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Does it work? Remote-control Range Rover Sport tested

Published: 11 August 2016

► We try the remote-controlled Range Rover Sport
► Allows you to act as a spotter while driving off-road
► You control the steering, brakes, throttle and transmission

Land Rover’s prototype smartphone app turns this Range Rover Sport into a remote-control off-roader. ‘Over very difficult terrain, it’s often necessary to have a spotter outside the car guiding you,’ explains engineer Mark Cund. ‘But when you’re alone, or your passenger isn’t an off-road expert, you might need to stop every few feet, climb out, and take a look.’

The smartphone and SUV communicate via Bluetooth, allowing the ‘driver’ to remotely control the steering, throttle and brakes, as well as select high or low range. We try it on a metal structure that simulates off-road terrain, dialling in a set percentage of steering and throttle, which are maintained until we instruct the app otherwise.

We’re able to simply walk around the car, checking for clearances, making sure its tyres are following the perfect trajectory. And, as Cund points out, the benefits extend beyond off-road use: you could remotely hitch a trailer, avoid getting in and out of the car to open and close gates, and park in tight spaces.

Safeguards are in place: there’s a maximum speed of 4mph, the driver must be no closer than a metre away and no further than 10m, and if you let go of the phone, the Rangie automatically stops. You also need to remove the keys from the car, preventing an opportunistic thief from hopping in.

I’m aware that we’re in an environment of Land Rover’s own design and that my off-road experience is limited. So what do independent off-road experts think? ‘Remote control would be invaluable when you don’t have a spotter and you need your vehicle positioning to be inch perfect,’ says Neil Watterson, of Land Rover Owner magazine. ‘Even with surround cameras, it can be difficult to reconcile the 2D image as a 3D landscape, so you end up getting out every couple of feet.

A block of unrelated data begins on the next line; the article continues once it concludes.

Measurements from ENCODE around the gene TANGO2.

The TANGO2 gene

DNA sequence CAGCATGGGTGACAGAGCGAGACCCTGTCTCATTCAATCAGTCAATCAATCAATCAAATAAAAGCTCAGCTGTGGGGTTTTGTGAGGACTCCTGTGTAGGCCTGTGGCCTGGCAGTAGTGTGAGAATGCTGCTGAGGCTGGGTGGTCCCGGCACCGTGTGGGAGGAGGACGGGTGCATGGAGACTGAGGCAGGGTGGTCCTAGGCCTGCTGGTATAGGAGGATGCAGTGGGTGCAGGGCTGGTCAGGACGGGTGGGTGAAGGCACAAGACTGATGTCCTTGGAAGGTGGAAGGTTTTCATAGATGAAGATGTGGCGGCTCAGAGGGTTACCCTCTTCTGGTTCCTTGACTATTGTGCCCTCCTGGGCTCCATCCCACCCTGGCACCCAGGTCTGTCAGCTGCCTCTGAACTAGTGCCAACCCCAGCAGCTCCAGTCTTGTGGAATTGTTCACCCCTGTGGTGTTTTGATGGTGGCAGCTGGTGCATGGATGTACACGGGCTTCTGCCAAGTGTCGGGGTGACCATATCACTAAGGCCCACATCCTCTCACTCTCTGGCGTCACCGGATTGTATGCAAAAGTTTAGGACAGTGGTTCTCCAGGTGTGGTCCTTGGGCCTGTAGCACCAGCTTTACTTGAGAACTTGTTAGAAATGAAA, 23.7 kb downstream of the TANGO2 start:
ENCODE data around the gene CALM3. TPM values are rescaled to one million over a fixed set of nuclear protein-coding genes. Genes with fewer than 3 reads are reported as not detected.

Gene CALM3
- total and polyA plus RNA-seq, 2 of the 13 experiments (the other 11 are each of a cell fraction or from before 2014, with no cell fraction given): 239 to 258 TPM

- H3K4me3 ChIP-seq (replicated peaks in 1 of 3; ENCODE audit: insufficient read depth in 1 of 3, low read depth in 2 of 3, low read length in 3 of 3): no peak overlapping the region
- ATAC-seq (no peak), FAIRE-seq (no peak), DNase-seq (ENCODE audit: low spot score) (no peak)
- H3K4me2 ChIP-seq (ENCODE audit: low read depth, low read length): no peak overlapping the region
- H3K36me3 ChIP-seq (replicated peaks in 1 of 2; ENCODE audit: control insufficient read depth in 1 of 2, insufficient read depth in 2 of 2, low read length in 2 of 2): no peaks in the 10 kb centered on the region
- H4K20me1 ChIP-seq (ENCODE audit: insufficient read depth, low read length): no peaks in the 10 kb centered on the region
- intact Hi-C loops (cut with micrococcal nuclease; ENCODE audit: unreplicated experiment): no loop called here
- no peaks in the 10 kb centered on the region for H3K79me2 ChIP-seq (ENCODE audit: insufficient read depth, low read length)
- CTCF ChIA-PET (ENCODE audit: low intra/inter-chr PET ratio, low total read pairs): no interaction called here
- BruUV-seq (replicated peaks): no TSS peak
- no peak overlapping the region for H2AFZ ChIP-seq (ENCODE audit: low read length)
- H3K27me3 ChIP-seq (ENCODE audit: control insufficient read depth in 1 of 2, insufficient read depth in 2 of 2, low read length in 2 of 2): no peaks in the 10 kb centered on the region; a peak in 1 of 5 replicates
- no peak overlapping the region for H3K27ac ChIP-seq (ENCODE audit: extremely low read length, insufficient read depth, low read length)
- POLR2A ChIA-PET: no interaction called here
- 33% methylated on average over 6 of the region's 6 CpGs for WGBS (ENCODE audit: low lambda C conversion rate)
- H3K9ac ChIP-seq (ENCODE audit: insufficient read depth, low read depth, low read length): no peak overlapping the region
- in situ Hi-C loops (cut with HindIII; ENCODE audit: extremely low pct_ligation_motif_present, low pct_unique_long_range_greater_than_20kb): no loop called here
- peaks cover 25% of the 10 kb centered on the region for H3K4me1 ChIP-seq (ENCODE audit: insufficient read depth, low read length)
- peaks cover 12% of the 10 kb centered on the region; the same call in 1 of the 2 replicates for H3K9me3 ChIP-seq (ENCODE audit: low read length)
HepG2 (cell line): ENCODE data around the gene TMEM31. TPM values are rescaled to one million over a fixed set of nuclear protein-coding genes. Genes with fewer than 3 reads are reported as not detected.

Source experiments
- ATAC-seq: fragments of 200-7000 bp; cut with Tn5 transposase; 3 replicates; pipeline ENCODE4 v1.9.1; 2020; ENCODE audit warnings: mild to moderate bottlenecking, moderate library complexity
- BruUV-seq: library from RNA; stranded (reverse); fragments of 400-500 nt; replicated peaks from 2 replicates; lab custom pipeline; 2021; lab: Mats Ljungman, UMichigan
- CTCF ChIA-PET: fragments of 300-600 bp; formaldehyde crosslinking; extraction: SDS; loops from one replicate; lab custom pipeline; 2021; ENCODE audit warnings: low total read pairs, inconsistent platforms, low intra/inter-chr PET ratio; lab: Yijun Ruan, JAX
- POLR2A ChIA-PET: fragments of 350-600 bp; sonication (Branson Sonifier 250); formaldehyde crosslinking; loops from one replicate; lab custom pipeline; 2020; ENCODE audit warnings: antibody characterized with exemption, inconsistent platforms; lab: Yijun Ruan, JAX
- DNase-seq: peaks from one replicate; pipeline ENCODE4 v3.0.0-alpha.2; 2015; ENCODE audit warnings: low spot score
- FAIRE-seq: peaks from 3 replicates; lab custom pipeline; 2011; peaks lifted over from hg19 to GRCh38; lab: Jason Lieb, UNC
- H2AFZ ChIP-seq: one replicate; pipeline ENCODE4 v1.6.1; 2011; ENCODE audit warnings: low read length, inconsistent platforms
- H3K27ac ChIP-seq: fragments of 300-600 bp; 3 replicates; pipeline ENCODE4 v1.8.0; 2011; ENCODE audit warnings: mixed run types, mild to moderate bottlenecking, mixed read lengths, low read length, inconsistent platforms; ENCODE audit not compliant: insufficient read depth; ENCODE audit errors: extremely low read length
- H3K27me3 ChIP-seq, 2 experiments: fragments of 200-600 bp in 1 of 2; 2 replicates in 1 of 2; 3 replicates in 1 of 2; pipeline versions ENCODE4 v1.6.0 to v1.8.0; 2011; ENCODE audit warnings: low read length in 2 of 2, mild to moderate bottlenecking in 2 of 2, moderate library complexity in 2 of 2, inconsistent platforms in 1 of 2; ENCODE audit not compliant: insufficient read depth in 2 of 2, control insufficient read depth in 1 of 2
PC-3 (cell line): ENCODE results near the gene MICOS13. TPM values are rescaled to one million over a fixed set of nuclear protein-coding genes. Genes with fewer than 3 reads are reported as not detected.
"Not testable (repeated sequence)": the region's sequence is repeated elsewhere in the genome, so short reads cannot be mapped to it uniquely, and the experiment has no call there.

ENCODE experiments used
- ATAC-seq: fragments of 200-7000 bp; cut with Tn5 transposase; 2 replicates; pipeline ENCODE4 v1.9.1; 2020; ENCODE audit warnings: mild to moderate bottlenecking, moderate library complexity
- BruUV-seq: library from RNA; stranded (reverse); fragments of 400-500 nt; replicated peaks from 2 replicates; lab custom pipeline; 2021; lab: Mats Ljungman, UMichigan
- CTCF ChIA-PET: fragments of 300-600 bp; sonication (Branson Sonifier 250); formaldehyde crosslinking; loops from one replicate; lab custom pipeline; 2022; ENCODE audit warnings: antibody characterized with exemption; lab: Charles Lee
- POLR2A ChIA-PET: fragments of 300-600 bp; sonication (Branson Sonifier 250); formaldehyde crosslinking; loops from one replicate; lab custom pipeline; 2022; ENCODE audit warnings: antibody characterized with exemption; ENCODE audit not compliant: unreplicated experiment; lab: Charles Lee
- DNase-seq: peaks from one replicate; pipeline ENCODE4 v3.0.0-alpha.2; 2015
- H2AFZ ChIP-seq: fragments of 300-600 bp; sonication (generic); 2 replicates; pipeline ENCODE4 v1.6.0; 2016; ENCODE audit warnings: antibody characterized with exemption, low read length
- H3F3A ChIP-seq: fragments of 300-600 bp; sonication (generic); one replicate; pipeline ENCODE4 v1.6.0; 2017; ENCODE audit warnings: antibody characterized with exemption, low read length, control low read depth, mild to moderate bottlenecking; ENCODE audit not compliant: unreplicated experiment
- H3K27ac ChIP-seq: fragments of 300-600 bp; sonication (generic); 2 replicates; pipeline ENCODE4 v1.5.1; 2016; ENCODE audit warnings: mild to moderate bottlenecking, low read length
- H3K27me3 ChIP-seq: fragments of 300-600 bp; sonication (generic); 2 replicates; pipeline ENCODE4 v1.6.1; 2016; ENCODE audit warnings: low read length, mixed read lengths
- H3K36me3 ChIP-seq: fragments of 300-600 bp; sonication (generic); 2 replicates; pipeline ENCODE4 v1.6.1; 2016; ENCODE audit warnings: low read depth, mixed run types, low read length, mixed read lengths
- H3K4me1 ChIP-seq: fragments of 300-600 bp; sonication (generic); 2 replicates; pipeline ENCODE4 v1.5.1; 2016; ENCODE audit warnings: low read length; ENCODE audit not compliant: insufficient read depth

‘But remote control still requires a good understanding of off-road driving. Driving gives you constant feedback through the controls. With remote control, it may seem less real, so you could push the vehicle to more severe angles than you would normally. And if the front starts to slide and you’re looking back at the vehicle, would you mistakenly turn the steering the wrong way?’

Land Rover won’t be drawn on production timescales, but expect to see Discoverys reversing into tricky Waitrose parking spots very soon.

Did it work? 

Yes. The app is simple to set up and easy to operate, and the safeguards are logically implemented too. Just remember that remote control won’t turn an off-road newbie into an expert

How to off-road by phone

Control the Range Sport's steering

1) You have control

Smartphone allows you to control Range Sport’s steering, throttle, brakes and a choice of high and low ratios.

2) Percentage game

Set the steering and throttle to desired percentages, which are maintained until you tweak the settings or press brake button.

You'll have to stand within 10m of the car when controlling it

3) Ghost driver

‘Driver’ must be no closer than a metre from the car and no further than 10m; a ‘dead-man’s handle’ ensures the car stops if the driver drops the phone.

It's far easier to spot clearance issues and obstacles from outside

4) How’s my driving?

Driver can ensure the car safely navigates the obstacle, removing the need to climb in and out to check clearance.

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By Ben Barry

Contributing editor, sideways merchant, tyre disintegrator

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